Afghanistan Table of Contents
Arab armies carrying the banner of Islam reached the Afghan area in AD 642. On the western periphery, the princes of Herat and Seistan gave way to rule by Arab governors, but in the east cities submitted only to rise in revolt and the hastily converted returned to their old beliefs once the armies passed. Later, in the 9th century, Yaqub ibn Layth Saffari, founder of the local Saffarid dynasty in the Seistan, swept through the Afghan area conquering in the name of Islam; in the north the Islamic dynasty of the Samanids ruling from Bokhara took Balkh in AD 900 and extended their realm as far as Kandahar. Meanwhile a Turkish slave general who had been dismissed by the Samanids conquered Ghazni. A successor, the great Sultan Mahmud of Ghazni (998-1030), conducted numerous iconoclastic campaigns into India and returned laden with rich booty. Ghazni, until then an insignificant fort-town, became one of the most brilliant capitals of the Islamic world.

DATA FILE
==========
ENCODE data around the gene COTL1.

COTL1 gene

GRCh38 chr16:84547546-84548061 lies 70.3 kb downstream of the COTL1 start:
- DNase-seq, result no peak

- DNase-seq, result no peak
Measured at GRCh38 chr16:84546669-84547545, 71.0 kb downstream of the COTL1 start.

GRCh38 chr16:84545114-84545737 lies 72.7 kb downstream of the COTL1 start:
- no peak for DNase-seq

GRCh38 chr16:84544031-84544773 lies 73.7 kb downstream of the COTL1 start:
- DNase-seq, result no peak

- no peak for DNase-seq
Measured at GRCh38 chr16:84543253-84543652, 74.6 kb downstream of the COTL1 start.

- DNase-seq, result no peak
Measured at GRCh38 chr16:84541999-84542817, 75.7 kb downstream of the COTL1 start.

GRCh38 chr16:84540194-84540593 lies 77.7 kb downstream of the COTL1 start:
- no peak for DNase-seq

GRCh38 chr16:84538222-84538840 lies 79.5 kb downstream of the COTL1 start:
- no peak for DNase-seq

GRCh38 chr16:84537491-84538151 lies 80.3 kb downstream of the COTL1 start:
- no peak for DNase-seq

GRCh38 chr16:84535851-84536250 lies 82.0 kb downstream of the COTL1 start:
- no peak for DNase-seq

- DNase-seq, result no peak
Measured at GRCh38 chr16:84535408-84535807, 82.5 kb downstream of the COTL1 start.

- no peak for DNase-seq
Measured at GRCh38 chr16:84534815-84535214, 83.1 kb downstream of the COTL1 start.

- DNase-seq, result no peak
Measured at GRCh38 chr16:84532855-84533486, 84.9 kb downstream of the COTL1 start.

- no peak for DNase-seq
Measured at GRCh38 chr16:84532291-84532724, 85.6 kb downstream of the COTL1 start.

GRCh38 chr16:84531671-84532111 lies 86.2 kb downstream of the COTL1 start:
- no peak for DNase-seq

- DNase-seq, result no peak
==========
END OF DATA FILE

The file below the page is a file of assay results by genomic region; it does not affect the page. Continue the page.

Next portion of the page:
Today, approximately 99 percent of Afghans are Muslims. Eighty-five percent are Sunni of the Hanafi School; the rest are Shia, the majority of whom are Imami along with smaller numbers of Ismailis. There is also a strong influence of Sufism among both Sunni and Shia communities.
Source: U.S. Library of Congress